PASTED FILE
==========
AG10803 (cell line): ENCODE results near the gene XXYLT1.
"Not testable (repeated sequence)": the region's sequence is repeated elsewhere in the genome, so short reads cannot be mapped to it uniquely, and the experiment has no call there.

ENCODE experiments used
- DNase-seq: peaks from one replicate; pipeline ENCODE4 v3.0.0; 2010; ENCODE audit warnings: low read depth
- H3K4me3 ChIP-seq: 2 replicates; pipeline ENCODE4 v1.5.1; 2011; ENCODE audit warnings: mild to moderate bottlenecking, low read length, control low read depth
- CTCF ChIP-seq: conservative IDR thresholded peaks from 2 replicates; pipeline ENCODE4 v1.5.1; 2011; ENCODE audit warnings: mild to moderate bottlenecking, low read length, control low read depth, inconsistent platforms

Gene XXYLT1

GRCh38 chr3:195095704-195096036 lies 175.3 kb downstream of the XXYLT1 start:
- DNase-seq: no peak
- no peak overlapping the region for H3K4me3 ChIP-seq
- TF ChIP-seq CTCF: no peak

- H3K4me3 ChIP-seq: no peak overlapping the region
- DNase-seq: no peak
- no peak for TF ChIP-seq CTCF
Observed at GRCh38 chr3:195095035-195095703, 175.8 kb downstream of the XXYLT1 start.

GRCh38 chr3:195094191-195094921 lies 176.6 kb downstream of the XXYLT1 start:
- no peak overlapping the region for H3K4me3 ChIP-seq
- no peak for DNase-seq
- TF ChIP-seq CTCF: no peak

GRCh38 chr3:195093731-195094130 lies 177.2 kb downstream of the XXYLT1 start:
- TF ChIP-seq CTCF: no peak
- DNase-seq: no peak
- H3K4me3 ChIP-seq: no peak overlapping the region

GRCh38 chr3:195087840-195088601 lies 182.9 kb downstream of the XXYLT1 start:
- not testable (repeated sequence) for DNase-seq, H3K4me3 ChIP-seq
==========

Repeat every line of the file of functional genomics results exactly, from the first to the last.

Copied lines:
AG10803 (cell line): ENCODE results near the gene XXYLT1.
"Not testable (repeated sequence)": the region's sequence is repeated elsewhere in the genome, so short reads cannot be mapped to it uniquely, and the experiment has no call there.

ENCODE experiments used
- DNase-seq: peaks from one replicate; pipeline ENCODE4 v3.0.0; 2010; ENCODE audit warnings: low read depth
- H3K4me3 ChIP-seq: 2 replicates; pipeline ENCODE4 v1.5.1; 2011; ENCODE audit warnings: mild to moderate bottlenecking, low read length, control low read depth
- CTCF ChIP-seq: conservative IDR thresholded peaks from 2 replicates; pipeline ENCODE4 v1.5.1; 2011; ENCODE audit warnings: mild to moderate bottlenecking, low read length, control low read depth, inconsistent platforms

Gene XXYLT1

GRCh38 chr3:195095704-195096036 lies 175.3 kb downstream of the XXYLT1 start:
- DNase-seq: no peak
- no peak overlapping the region for H3K4me3 ChIP-seq
- TF ChIP-seq CTCF: no peak

- H3K4me3 ChIP-seq: no peak overlapping the region
- DNase-seq: no peak
- no peak for TF ChIP-seq CTCF
Observed at GRCh38 chr3:195095035-195095703, 175.8 kb downstream of the XXYLT1 start.

GRCh38 chr3:195094191-195094921 lies 176.6 kb downstream of the XXYLT1 start:
- no peak overlapping the region for H3K4me3 ChIP-seq
- no peak for DNase-seq
- TF ChIP-seq CTCF: no peak

GRCh38 chr3:195093731-195094130 lies 177.2 kb downstream of the XXYLT1 start:
- TF ChIP-seq CTCF: no peak
- DNase-seq: no peak
- H3K4me3 ChIP-seq: no peak overlapping the region

GRCh38 chr3:195087840-195088601 lies 182.9 kb downstream of the XXYLT1 start:
- not testable (repeated sequence) for DNase-seq, H3K4me3 ChIP-seq